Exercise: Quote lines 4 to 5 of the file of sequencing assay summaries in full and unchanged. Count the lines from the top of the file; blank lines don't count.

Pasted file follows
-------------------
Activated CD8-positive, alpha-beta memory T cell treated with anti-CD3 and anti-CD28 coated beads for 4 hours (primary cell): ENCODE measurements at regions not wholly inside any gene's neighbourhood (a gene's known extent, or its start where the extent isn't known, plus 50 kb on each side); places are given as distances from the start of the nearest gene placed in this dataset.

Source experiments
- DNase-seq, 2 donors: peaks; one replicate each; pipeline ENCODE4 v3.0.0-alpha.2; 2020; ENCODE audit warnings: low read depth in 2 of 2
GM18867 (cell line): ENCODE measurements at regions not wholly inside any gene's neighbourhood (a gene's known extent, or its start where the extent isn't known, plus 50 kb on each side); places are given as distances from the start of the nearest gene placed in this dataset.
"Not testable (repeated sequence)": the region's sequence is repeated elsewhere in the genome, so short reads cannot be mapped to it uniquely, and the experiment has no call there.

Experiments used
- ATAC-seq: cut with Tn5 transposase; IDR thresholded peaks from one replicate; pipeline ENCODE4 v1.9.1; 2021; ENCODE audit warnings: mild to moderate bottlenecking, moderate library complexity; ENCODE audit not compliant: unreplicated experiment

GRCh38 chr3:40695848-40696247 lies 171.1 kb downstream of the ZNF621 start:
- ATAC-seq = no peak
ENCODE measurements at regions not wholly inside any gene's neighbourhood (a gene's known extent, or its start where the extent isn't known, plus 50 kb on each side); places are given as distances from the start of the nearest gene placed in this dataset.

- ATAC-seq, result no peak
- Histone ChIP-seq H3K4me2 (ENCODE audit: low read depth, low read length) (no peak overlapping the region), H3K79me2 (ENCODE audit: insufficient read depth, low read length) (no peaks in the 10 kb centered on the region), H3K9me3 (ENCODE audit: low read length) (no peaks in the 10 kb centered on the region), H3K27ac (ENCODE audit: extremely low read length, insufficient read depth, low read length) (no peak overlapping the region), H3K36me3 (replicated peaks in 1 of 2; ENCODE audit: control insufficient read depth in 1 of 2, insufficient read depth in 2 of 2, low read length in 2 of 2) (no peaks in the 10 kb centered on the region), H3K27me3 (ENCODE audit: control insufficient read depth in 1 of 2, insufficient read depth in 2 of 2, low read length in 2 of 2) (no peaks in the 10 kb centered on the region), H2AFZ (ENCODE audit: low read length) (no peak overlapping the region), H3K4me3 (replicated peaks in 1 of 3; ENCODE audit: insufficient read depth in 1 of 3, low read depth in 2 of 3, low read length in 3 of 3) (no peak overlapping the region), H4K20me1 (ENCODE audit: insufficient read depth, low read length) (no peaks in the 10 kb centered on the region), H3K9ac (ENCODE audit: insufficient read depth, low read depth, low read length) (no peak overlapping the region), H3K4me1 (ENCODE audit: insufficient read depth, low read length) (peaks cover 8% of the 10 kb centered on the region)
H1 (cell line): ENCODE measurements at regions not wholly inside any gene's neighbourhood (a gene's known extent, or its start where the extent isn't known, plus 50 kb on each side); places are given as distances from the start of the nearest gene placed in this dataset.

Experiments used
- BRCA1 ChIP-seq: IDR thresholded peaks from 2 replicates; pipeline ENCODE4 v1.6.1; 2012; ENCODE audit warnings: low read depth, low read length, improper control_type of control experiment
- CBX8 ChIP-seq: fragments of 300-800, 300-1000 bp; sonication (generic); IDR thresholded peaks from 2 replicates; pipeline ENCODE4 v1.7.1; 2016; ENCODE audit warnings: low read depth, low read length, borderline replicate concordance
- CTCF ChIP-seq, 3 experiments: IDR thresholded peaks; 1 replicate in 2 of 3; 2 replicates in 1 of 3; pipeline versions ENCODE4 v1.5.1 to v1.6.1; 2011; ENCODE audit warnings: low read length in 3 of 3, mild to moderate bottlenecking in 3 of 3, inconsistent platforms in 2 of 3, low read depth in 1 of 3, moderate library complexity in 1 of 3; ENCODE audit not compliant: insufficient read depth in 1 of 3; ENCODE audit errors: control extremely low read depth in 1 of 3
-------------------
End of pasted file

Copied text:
GM18867 (cell line): ENCODE measurements at regions not wholly inside any gene's neighbourhood (a gene's known extent, or its start where the extent isn't known, plus 50 kb on each side); places are given as distances from the start of the nearest gene placed in this dataset.
"Not testable (repeated sequence)": the region's sequence is repeated elsewhere in the genome, so short reads cannot be mapped to it uniquely, and the experiment has no call there.